Debriefing a Rapids
By Tamia Nelson
January 8, 2008
A Note to the Reader: Throughout this article you'll find clickable thumbnail images. To get the big picture, just hold your cursor over the thumbnail and right-click, then select "Open Link in New Window."
Most paddlers carry away memories from every river that they've ever dipped a blade in, but some rivers carve deeper channels in our consciousness than others. Something about them compels us to go back, if only in our mind's eye. Perhaps they delighted us on first acquaintance, or frightened us, or simply puzzled us. As luck would have it, this happened to one of our readers, who was inspired by "Early and Provident Fear" to describe a river trip he took some years back. He thought he knew the Shenandoah as well as any man could, yet what he saw when he rounded one bend surprised the life out of him. But why not let Dan tell the story in his own words, with a minimum of editorial tweaks?
The Waterway The Shenandoah River between the VA Route 7 crossing east of Berrysville, Virginia, and the WV Route 9 crossing east of Charles Town, West Virginia.
The Float Plan A two-day fishing trip with four paddlers in two canoes.
The Trip Report The two-day adventure was everything we expected it would be, and more. Just can't say enough for all that wilderness feeling! During the second day I could tell we were nearing the take-out because what I could see downstream looked very familiar the distant view was the uppermost area we had waded when fishing at other times.
Nowhere between where we were and where we'd waded previously looked even remotely dangerous, though we always used caution. But then we entered a long, deep, still water just above a small ledge drop with a number of rushes to shoot and a light "minefield" of rough water afterwards. I decided to slow my forward progress to get a better look. This was the time to do it because the current was weak. I found it was no problem to paddle in complete control above the drop, and we could turn upstream again at will.
As we paddled along the ledge, my eyes caught sight of large rooster tails over on the far left. I was heading over to those rooster tails to have a closer look, all the while checking my ability to turn back upstream if I needed to. I never got as close to the opposite bank as I would have liked, though, because all of a sudden a bell began clanging on a cliff high above the river. It didn't let up until I turned back someone was sounding a warning as if the end of time was at hand!
When we got back over to the right side of the river, I could see a house on the left, overlooking the river and set a little way back from the cliff edge. The lady ringing the bell (I could see her now) must have known about those rooster tails, and she also knew that I didn't know what I was getting into.
The Question Those rooster tails turned out to be six or seven feet high, and they extended for 100 or more feet downriver. How does a rapid like that show up in a river like this, when nowhere else in the entire 140 miles is there anything like it? The water was at normal stage, and the mighty Shenandoah has been known to crest 25 feet and more when in flood.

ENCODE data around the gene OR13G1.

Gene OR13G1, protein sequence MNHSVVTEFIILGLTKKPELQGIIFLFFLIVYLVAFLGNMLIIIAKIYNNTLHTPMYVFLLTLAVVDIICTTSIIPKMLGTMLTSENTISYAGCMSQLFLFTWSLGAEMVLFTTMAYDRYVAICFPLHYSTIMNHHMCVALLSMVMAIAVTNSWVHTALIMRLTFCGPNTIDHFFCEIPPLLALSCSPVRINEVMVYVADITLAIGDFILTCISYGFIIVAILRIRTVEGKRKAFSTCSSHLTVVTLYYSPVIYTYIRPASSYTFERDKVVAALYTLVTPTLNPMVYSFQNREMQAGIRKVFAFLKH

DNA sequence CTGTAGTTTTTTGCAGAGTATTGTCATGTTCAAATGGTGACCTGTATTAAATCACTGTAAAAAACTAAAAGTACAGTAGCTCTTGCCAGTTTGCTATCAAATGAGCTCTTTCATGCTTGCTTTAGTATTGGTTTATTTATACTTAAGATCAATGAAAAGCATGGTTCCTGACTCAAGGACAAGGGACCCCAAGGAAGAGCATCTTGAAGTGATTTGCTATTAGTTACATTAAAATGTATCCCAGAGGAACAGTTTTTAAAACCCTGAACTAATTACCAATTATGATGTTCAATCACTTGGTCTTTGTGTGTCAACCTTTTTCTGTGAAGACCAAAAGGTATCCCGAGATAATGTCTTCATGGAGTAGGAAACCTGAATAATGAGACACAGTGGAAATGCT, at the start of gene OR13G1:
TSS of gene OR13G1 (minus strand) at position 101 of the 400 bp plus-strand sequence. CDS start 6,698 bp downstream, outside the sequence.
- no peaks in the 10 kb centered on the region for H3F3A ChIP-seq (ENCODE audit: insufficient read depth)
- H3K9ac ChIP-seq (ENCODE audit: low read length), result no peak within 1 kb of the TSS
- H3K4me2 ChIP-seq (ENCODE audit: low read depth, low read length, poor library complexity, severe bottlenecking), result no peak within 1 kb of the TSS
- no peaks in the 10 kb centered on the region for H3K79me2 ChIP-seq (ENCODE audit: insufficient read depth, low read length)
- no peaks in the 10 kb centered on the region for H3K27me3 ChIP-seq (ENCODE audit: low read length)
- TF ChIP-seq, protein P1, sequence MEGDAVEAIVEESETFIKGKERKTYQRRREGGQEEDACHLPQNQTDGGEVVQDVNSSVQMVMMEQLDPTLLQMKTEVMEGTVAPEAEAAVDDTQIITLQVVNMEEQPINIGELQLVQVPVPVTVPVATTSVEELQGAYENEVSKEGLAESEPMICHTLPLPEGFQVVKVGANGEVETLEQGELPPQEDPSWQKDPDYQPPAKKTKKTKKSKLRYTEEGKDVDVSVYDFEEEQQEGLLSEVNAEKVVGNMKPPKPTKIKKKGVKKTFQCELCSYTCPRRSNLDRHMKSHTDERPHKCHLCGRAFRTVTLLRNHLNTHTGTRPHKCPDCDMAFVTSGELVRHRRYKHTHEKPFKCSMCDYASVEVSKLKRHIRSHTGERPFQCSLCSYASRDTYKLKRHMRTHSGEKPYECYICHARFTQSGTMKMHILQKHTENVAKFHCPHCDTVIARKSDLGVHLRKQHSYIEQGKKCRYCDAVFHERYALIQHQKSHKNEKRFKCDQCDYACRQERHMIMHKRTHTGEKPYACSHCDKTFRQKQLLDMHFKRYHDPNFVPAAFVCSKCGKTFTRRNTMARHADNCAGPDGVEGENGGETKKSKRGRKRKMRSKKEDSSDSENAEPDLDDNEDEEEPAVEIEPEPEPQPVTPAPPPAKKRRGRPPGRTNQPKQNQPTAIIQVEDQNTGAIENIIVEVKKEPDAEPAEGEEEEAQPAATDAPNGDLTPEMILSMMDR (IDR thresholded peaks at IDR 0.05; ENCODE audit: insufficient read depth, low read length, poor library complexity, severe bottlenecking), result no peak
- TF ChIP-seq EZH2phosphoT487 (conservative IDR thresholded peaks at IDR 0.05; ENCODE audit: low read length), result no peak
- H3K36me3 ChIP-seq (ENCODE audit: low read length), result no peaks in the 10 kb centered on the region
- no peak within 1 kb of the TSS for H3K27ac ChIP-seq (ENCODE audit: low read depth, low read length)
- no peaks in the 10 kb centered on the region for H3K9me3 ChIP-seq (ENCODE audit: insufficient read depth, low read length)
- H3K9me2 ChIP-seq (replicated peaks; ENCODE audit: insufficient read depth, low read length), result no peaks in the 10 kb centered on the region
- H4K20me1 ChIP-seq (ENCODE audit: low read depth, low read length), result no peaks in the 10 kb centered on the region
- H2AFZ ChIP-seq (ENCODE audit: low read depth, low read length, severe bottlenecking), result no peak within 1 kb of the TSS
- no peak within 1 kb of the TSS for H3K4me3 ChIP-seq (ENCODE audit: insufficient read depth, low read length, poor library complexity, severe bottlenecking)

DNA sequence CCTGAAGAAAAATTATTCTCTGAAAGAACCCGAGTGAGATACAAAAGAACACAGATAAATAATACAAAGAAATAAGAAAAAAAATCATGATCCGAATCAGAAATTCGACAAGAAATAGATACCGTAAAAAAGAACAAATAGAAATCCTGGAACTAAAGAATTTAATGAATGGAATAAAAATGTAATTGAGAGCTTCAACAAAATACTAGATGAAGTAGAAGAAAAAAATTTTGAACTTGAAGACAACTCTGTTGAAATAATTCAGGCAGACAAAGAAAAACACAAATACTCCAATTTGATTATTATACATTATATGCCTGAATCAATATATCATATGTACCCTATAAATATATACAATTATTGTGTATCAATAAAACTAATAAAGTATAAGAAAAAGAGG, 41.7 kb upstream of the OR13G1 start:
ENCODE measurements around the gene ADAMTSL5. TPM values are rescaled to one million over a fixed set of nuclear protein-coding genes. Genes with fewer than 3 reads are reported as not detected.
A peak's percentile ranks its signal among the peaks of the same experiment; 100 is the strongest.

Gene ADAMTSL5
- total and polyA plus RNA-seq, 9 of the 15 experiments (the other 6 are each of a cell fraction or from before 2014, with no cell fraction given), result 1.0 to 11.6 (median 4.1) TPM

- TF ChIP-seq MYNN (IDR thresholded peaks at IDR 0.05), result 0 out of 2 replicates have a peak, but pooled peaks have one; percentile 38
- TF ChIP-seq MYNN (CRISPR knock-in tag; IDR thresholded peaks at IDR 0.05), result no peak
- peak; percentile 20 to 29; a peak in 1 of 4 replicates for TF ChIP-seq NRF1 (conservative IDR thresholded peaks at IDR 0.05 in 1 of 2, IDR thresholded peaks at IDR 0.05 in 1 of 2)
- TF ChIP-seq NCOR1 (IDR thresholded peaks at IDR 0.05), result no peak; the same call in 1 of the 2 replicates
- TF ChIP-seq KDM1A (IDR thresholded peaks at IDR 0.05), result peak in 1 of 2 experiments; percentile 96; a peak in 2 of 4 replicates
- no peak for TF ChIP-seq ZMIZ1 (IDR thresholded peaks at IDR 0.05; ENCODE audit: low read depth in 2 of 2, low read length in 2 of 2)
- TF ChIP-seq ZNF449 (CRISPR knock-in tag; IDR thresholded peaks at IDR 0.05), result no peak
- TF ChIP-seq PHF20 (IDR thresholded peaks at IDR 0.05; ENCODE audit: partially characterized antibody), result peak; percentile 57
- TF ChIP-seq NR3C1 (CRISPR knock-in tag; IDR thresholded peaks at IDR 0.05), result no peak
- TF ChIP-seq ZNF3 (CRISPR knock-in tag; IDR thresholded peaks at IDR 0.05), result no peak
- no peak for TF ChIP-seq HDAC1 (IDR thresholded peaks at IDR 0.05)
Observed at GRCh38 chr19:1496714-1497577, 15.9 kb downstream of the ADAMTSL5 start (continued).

It's a perennial question: What's a rapid like that doing on a river like this? Or, to put it another way, what makes a benign, quick-water river suddenly turn ugly? Well, I couldn't draw on any local knowledge to answer Dan's question. I've never paddled the Shenandoah. So I fell back on general principles. That is to say, I made an educated guess. And I guessed that Dan's "rooster tails" were reaction waves. These waves can form whenever a river "stubs its toe." Maybe it's nothing more than a sudden lessening in the gradient, as a relatively steep reach of the river abruptly levels out. Or maybe the banks start closing in, narrowing the channel. Or maybe a cliff has sloughed into the river, littering the smooth bottom with big boulders. Whatever the cause, the river suddenly finds itself with less elbow room, and the water heaps up. The result? Reaction waves. They're a little bit like the folds that appear in a carpet when you shove it against the wall. In any case, Dan's letter mentioned both a cliff and a ledge, so it seemed likely that his rooster tails were in fact reaction waves (aka "haystacks" or "standing waves," the latter name serving to distinguish them from the wind-generated, traveling waves on open water).
Dan's letter also hints at the role played by water level in the formation of rapids. And as he noted, the Shenandoah was well within its banks during his trip. It was not in flood. So how come there were big waves on this otherwise placid reach of river? Good question. The answer's a bit counterintuitive, though. It turns out that floods frequently "drown out" rapids. As flood waters swell a river, it spills over its banks and the constrictions that give rise to reaction waves open up. At the same time, obstructions (like big boulders) are buried further and further below the surface. That's why rock gardens and ledges sometimes disappear when rivers are in flood. This doesn't mean that running rivers in flood is safe, however. It's not. Strainers and sweepers are encountered far more often when a river overflows its banks, and the power of the moving water rapidly becomes irresistible as the river rises. Water is very heavy, after all. And when something that heavy moves fast, watch out! But low water has its hazards, too. There's no guarantee that small ledges can be run safely when water levels drop, and weirs (low dams) are often at their deadliest during early summer. The reversal that forms at the base of the dam during low water is plenty strong enough to trap a boater, but there's not enough flow to wash the unluckily paddler out. The result? A deadly one-two punch.